27-11-2017 | EYE ON GREECE | EU

27-11-2017 | EYE ON GREECE | EU

Monday, November 27, 2017

Macron receives visiting Tsipras for talks

Government sources in Athens on Friday commented on the same-day meeting in Paris between French President Emmanuel Macron and visiting Greek Prime Minister Alexis Tsipras, saying talks revolved around political developments in Europe and the ongoing (third) Greek bailout.


Tsipras and Mitsotakis to face off over Saudi arms deal as evidence piles up over Kammenos’s role

Prime Minister Alexis Tsipras and New Democracy leader Kyriakos Mitsotakis will cross swords on Monday in Parliament in what is being billed as a grand showdown over the transparency of the controversial arms deal with Saudi Arabia, and the role played by Defense Minister Panos Kammenos.


Regling says Greek aid loan needs may be smaller than previously expected

The head of the eurozone’s European Stability Mechanism (ESM) bailout fund has told a German newspaper that Greece was making good progress with its reform drive and it may not need as much credit as previously planned.


Another body recovered in west Attica a week after flooding

Another body was reportedly discovered in the Mandra township on Monday morning, with authorities waiting to identify the body, given that one man remains missing from last week’s devastating floods in western Attica prefecture (west of the greater Athens area).


Bill to match tax fines with EU case law

The inspection plans of Greece’s tax authorities have been upended by the decisions of the Council of State and the case law of the European Union, forcing the government to proceed to the adjustment of fines imposed on tax dodgers.


Revised budget data show excess revenue

The budget data for 2017 now appear to be not only within the targets but even better, for the first 10 months of the year, with the revenue shortfall of 2.8 billion euros of the provisional figures replaced by a surplus of 326 million.


Retail turnover skyrockets in Greece with ‘Black Friday’ promotion

“Black Friday” appears to have been a resounding commercial success in Greece for a second year in a row, as long queues outside retail stores and telecom providers’ outlets were coupled with reports of significantly higher turnover during the day.


DG Comp, Athens agree to sell-off of 40% of power utility’s lignite-fired capacity

Negotiations between the EU’s competition watchdog, DG Comp, and representatives of Greece’s energy ministry regarding the sell-off of 40 percent of the Public Power Corp.’s (PPC) lignite-fired power production reportedly concluded with an agreement on Thursday.


ATHEX: Stocks rise 1.14 pct over week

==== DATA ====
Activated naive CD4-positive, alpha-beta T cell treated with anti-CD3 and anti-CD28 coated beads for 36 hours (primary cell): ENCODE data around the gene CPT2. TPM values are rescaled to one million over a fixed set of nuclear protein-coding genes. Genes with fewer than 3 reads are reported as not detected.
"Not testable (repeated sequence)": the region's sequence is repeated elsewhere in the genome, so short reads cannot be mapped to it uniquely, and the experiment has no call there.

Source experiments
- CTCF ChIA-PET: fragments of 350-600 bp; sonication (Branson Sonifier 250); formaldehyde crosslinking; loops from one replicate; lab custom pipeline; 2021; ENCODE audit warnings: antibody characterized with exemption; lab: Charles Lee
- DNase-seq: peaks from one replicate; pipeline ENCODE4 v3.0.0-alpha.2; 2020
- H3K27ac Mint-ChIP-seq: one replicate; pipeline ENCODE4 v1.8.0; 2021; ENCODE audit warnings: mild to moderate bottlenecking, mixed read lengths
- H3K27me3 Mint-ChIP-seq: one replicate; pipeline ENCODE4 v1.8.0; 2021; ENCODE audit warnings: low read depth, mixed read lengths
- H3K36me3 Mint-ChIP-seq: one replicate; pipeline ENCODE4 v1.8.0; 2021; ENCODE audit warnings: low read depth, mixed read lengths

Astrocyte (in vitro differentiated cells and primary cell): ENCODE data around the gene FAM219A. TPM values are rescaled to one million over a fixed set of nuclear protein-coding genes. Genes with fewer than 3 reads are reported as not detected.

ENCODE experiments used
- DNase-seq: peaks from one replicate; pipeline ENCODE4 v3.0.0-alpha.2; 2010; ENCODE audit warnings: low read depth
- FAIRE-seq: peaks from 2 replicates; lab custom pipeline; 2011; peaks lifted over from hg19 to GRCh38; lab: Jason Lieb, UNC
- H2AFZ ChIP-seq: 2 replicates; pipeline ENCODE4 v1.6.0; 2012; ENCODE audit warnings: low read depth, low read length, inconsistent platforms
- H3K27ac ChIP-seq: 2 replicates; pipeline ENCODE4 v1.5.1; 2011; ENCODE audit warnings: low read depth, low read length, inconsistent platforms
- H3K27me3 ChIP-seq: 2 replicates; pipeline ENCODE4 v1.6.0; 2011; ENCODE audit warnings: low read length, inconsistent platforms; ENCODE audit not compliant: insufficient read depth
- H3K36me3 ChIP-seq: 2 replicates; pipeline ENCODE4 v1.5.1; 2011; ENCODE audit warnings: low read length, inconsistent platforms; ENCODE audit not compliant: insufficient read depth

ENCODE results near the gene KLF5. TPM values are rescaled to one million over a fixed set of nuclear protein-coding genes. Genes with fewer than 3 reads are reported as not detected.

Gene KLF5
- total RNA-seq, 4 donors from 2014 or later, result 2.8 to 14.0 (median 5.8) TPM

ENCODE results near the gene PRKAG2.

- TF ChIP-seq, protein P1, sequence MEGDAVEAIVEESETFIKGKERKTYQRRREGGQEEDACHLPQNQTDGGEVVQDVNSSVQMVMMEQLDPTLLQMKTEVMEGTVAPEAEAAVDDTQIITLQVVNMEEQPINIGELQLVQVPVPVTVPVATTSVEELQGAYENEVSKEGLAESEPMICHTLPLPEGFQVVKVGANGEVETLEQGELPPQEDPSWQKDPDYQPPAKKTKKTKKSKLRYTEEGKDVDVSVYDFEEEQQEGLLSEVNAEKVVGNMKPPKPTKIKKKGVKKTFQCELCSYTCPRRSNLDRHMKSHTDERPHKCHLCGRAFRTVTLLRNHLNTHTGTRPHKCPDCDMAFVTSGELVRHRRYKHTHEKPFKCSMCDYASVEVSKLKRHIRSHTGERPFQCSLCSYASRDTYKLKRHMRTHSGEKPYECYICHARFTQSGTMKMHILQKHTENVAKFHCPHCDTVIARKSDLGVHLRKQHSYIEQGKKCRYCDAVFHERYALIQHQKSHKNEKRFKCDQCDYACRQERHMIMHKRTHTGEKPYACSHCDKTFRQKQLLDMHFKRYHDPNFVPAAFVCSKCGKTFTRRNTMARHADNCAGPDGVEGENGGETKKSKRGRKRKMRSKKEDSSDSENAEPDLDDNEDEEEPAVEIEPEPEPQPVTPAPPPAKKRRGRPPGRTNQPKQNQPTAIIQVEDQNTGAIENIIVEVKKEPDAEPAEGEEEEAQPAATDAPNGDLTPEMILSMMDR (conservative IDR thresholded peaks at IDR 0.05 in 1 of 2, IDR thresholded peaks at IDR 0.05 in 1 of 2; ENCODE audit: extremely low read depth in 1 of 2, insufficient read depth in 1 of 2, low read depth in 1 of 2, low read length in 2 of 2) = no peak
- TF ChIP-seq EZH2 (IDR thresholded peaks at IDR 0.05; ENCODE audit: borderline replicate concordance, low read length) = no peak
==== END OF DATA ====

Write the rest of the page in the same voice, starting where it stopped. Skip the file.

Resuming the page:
Mid-caps pushed the benchmark higher at the end of the week on what was a day of mixed fortunes for blue chips. Judging from the low turnover, many foreign investors decided to take the day after Thanksgiving off too.








KATHIMERINI: The middle-man of the controversial Saudi Arabia arms deal wanted to become a “partner” of the stated-owned Greek Defense Systems

TO VIMA: The scam with the arms deal

REAL NEWS: Ongoing crime in Western Attica. They knew about the flood hazards for 20 years but did nothing to prevent them

PROTO THEMA: Missile hits the government

AVGI: Low taxation for slicks, excessive taxation for the honest

RIZOSPASTIS: Communist Party of Greece holds today a large event to celebrate the 100 years of the Russian Revolution


ETHNOS: Six moves for the beneficiaries of the social dividend

TA NEA: Desert storm

EFIMERIDA TON SYNTAKTON: The parliament will become a battle field

KONTRA NEWS: Political parties and bankers to stand trial for the uncovered loans of 350 million Euros handed out to PASOK and New Democracy

DIMOKRATIA: MIT intervention in the arms deal with Saudi Arabia

NAFTEMPORIKI: Countdown for the third bailout programme review


DONALD TUSK IN AFRICA: The European Council president is in Abidjan (Côte d’Ivoire) from Tuesday to Thursday for the African Union-EU summit and related meetings.

COMMISSIONERS ON TOUR: Commission Vice Presidents Federica Mogherini and Andrus Ansip are already in Côte d’Ivoire for the summit. Energy and Climate Commissioner Miguel Arias Cañete is in Florence to deliver a speech on electricity regulation. Home Affairs and Migration Commissioner Dimitris Avramopoulos attends the 8th Bosphorus Summit. Internal Market Commissioner Elżbieta Bieńkowska travels today in Austria and Poland.


Finance: MEPs on the economic and monetary affairs and employment committees will discuss the annual growth survey with Vice President for the Euro and Social Dialogue Valdis Dombrovskis and Commissioner for Economic and Financial Affairs, Taxation and Customs Pierre Moscovici.